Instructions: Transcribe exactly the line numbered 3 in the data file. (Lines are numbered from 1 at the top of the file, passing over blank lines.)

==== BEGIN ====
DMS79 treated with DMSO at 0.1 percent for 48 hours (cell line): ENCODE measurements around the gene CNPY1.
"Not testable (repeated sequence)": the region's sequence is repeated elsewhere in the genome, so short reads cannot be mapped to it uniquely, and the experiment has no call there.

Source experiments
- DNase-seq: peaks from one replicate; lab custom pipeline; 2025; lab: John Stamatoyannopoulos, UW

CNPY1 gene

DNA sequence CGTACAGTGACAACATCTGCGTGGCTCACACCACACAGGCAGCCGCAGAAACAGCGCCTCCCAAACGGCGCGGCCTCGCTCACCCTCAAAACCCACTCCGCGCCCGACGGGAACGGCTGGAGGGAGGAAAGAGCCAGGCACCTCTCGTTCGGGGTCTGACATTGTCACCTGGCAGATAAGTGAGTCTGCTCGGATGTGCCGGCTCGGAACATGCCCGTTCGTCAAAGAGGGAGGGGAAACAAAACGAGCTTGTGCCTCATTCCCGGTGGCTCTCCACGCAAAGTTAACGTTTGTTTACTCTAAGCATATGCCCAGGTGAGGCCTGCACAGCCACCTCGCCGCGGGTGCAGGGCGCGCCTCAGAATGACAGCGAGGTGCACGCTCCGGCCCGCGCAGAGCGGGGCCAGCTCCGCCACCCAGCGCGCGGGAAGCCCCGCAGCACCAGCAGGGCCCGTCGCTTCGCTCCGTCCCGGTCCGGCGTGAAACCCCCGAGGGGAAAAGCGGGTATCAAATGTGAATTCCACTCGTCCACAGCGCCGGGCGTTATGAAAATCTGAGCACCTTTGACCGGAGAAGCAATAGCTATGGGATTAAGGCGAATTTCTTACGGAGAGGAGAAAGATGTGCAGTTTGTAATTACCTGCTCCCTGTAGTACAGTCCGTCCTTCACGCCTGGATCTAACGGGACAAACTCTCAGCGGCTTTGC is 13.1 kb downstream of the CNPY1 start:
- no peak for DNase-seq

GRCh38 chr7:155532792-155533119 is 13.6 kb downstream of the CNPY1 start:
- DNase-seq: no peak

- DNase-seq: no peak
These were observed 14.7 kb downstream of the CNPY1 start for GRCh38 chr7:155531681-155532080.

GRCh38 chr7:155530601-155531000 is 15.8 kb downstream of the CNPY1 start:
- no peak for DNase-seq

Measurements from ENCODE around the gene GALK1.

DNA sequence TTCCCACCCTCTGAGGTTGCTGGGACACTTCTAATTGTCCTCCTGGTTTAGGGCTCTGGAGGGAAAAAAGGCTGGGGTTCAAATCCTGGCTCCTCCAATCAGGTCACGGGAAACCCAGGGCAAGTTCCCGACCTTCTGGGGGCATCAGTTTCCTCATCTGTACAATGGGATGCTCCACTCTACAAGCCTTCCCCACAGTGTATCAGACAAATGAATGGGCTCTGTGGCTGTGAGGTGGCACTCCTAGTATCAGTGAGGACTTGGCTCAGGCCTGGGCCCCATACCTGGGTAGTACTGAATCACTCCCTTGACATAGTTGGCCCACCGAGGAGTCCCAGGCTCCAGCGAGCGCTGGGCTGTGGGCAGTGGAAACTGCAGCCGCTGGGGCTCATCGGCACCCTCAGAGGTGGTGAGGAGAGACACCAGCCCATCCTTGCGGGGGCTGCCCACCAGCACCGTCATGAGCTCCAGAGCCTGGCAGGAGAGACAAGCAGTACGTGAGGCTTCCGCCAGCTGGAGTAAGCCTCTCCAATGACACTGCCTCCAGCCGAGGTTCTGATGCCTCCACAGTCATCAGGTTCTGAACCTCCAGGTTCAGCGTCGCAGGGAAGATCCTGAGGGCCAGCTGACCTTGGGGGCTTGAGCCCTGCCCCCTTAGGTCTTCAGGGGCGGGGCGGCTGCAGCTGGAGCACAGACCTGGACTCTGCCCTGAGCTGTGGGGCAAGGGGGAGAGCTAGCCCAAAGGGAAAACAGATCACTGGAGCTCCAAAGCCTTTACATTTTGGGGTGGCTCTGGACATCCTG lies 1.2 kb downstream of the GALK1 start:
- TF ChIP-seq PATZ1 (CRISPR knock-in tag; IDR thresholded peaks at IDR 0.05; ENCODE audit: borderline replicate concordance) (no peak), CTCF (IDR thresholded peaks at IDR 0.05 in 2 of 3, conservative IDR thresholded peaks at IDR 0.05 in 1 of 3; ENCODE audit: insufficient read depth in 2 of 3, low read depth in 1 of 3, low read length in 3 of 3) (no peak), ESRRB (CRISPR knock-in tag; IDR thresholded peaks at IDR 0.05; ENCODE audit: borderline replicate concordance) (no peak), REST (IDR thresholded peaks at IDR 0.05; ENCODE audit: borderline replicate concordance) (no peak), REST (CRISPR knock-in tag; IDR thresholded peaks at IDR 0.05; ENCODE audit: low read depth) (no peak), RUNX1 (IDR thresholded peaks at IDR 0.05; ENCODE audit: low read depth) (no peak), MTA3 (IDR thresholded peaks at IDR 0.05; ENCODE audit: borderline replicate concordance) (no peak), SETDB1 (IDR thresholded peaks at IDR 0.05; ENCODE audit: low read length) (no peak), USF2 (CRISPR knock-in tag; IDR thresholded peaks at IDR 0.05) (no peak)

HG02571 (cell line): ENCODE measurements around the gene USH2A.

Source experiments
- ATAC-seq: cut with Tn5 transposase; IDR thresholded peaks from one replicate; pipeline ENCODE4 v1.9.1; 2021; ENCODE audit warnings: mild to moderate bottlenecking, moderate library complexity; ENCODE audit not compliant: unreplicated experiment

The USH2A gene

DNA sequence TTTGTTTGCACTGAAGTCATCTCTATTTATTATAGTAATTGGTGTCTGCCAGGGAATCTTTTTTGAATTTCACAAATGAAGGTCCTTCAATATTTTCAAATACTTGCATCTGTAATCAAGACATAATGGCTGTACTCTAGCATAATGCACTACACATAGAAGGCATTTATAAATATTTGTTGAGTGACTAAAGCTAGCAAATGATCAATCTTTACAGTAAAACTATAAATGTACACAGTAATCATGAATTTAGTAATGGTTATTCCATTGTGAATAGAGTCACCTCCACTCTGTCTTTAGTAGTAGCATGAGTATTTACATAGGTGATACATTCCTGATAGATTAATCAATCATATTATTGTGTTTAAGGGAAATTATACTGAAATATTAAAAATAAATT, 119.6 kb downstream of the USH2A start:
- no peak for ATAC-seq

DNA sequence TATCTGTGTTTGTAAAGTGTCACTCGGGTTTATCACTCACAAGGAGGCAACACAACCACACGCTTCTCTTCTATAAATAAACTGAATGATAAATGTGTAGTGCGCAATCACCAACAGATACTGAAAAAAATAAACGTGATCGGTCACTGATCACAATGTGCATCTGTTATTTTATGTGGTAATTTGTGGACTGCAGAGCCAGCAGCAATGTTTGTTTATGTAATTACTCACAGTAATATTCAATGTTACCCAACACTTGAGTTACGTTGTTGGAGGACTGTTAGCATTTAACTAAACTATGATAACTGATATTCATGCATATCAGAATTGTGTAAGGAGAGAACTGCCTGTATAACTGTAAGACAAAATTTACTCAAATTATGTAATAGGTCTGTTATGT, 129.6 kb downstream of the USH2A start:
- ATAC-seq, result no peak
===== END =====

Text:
Source experiments